The annual session of the Assembly of States Parties starts on Monday, December 5, at the World Forum in The Hague, the Netherlands.
This year’s session of the assembly, the managerial oversight and legislative body of the International Criminal Court (ICC) will see general debates on matters such as cooperation, the activities of the court and the Trust Fund for Victims, recommendations concerning the election of the Registrar, and budgetary allocation.
States parties to the Rome Statute, observer states, invited states, international and regional organisations, and representatives from civil society will be monitoring sessions and interacting with delegates to advocate a fair, effective, and independent International Criminal Court.
The session will also be quite different from last year’s as July this year marked the 20th anniversary of the entry into force of the Rome Statute, the ICC’s founding treaty. In-person participation is guaranteed unlike last year, when it was limited as the session was held remotely, with Covid-19 containment measures being applied.
It is a moment of renewed attention to the role of the court. One highlight is ICC Prosecutor Karim Khan’s swift action to contribute to delivering justice for victims of serious international crimes in various aspects when he opened an investigation into the situation of Ukraine in March 2022 following a referral by an unprecedented number of state parties.
Another is his challenging of the court by seeking its authorisation to hold a hearing on the confirmation of charges against Joseph Kony, the fugitive head of the Lord’s Resistance Army, in his absence.
Ahead of the 21st session of the Assembly of States Parties (ASP), which ends on Saturday, December 10, 2022, the International Criminal Court Bar Association (ICCBA) has urged the ASP to support staff on the defence and victims team to ensure basic labour protections and fair pay.
According to ICCBA, a group of 35 support staff have signalled their intention to demonstrate at the ASP and boycott work from December 5-9, 2022, inevitably impacting ICC proceedings.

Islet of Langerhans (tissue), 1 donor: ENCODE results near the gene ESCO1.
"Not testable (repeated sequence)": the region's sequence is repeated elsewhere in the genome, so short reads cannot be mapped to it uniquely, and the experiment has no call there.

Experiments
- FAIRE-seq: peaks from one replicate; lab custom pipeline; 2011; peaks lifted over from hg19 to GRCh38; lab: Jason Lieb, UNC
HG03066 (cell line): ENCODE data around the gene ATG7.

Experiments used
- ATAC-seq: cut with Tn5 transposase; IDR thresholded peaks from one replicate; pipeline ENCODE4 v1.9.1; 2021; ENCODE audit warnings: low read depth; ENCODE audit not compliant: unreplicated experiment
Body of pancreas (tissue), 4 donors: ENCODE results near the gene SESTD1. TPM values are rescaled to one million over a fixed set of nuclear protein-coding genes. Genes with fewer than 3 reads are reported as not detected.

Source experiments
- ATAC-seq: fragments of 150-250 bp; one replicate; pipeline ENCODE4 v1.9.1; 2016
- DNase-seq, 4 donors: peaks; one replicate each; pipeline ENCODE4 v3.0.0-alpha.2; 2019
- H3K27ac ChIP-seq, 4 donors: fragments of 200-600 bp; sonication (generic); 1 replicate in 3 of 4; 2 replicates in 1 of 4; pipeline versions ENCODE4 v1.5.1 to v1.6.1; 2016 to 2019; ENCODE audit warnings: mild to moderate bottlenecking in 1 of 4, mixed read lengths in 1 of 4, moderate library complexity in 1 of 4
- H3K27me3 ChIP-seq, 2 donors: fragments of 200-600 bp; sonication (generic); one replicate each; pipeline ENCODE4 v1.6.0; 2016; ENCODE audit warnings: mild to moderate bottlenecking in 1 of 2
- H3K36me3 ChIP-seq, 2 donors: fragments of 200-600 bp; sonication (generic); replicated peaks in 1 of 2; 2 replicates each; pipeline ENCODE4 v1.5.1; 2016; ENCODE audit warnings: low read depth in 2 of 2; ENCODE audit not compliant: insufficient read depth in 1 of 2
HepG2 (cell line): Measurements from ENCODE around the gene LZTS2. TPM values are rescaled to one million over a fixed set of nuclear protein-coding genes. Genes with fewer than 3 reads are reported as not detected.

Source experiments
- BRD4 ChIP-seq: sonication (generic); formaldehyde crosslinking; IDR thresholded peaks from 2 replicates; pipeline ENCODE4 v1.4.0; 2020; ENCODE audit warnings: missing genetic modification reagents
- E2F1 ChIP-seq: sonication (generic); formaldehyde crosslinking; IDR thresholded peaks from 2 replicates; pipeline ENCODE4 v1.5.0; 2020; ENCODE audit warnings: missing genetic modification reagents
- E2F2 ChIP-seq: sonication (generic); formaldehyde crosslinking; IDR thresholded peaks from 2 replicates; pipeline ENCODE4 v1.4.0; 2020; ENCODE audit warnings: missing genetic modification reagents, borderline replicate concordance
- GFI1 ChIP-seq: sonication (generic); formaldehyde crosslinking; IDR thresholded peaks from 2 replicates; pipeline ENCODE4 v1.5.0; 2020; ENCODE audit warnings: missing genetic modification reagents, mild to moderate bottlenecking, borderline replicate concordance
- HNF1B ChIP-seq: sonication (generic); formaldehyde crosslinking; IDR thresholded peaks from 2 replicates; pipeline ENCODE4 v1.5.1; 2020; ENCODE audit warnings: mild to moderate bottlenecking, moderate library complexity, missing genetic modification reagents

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It has asked for an increase in the remuneration of the defence and victims’ team members in the legal aid policy in line with the inflation rate in the Netherlands
In addition, it has urged the ASP to make concrete commitments to providing basic social protections to support staff in the proposed legal aid policy to be adopted at the ASP 2023.
The Coalition for the International Criminal Court (CICC) also called on the ASP to ensure that adequate and suitable financial resources are provided through the court’s regular budget without arbitrary limitations that may affect perceptions of the court’s legitimacy and independence.
Members of the coalition have shared their views and recommendations on the CICC platform that was hashtagged #NGOVoices at #ASP21 ahead of the 21st session. The Asia Justice and Rights organisation asked the ICC to prioritise the ongoing Bangladesh/Myanmar investigation and show continued support for the pursuit of justice for all the people of Myanmar.
“We call upon states parties to fully support the ICC so its mandate is fulfilled, particularly around outreach, raising awareness, and interacting with victims and survivors. This cannot be achieved without sufficient budgetary allocation,” Joanne Mutonga, Programme Officer at the Kenyan Section of the International Commission of Jurists (ICJ-Kenya) shared her views.
The Acting Convenor of the CICC, Melinda Reed, stated that “we look to states parties at this ASP session to reaffirm the crucial role of civil society organisations and human rights defenders fighting to bring justice to victims around the world and working with the court.”
Numerous side events will take place around this year’s ASP session and will provide an opportunity for enhanced dialogue on specific topics of mutual concern, including realising reparative justice for victims of international crime and what the states parties can do; the launching of the annual report of the Office of the Prosecutor; how long the trials at the ICC take; and making victims’ rights meaningful at the ICC.
Human Rights Watch (HRW) published a briefing note on November 22, 2022, ahead of the 21st ASP session setting out a checklist to states parties in what it considered key areas for action to bolster their commitment. These include supporting courts tackling grave international crimes, expanding ICC membership, criminalising and prosecuting grave international crimes domestically, giving all victims of grave international crimes equal access to justice, and restraining United Nations Security Council vetoes in situations of grave international crimes.
The International Federation for Human Rights (FIDH) will participate in the session with a focus on advocating the centrality of victims and survivors in ICC proceedings, an improved engagement with and protection of civil society, effective complementarity and cooperation with the ICC, adequate funding of the court’s work, a careful assessment and implementation of the International Experts’ recommendations to improve the court’s performance, and the ICC election processes, which are underlined by diversity and integrity.
The Assembly of States Parties is composed of representatives of the States that have ratified or acceded to the Rome Statute. Each state party has a representative who is proposed to the Credential Committee by the head of state or government, or the minister of Foreign Affairs, in accordance with Chapter IV of the Rules of Procedure of the ASP.